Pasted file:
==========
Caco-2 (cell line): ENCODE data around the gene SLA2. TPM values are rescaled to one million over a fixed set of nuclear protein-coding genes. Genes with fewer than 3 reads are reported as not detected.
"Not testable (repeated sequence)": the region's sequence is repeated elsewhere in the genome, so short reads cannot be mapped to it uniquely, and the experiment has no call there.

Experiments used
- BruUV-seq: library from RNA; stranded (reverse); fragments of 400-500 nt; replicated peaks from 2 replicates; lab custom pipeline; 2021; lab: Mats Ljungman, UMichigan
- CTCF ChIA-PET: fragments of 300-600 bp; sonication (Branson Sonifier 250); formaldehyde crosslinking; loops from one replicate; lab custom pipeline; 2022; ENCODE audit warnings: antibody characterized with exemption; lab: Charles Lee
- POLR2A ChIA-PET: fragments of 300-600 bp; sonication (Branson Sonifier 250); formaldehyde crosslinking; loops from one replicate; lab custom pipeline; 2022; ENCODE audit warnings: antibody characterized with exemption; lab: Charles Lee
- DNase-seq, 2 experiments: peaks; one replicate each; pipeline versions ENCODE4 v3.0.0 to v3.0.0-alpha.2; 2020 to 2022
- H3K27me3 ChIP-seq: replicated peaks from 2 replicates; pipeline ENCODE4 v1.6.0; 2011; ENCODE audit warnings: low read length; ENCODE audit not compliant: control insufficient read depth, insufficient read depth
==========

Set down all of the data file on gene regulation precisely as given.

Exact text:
Caco-2 (cell line): ENCODE data around the gene SLA2. TPM values are rescaled to one million over a fixed set of nuclear protein-coding genes. Genes with fewer than 3 reads are reported as not detected.
"Not testable (repeated sequence)": the region's sequence is repeated elsewhere in the genome, so short reads cannot be mapped to it uniquely, and the experiment has no call there.

Experiments used
- BruUV-seq: library from RNA; stranded (reverse); fragments of 400-500 nt; replicated peaks from 2 replicates; lab custom pipeline; 2021; lab: Mats Ljungman, UMichigan
- CTCF ChIA-PET: fragments of 300-600 bp; sonication (Branson Sonifier 250); formaldehyde crosslinking; loops from one replicate; lab custom pipeline; 2022; ENCODE audit warnings: antibody characterized with exemption; lab: Charles Lee
- POLR2A ChIA-PET: fragments of 300-600 bp; sonication (Branson Sonifier 250); formaldehyde crosslinking; loops from one replicate; lab custom pipeline; 2022; ENCODE audit warnings: antibody characterized with exemption; lab: Charles Lee
- DNase-seq, 2 experiments: peaks; one replicate each; pipeline versions ENCODE4 v3.0.0 to v3.0.0-alpha.2; 2020 to 2022
- H3K27me3 ChIP-seq: replicated peaks from 2 replicates; pipeline ENCODE4 v1.6.0; 2011; ENCODE audit warnings: low read length; ENCODE audit not compliant: control insufficient read depth, insufficient read depth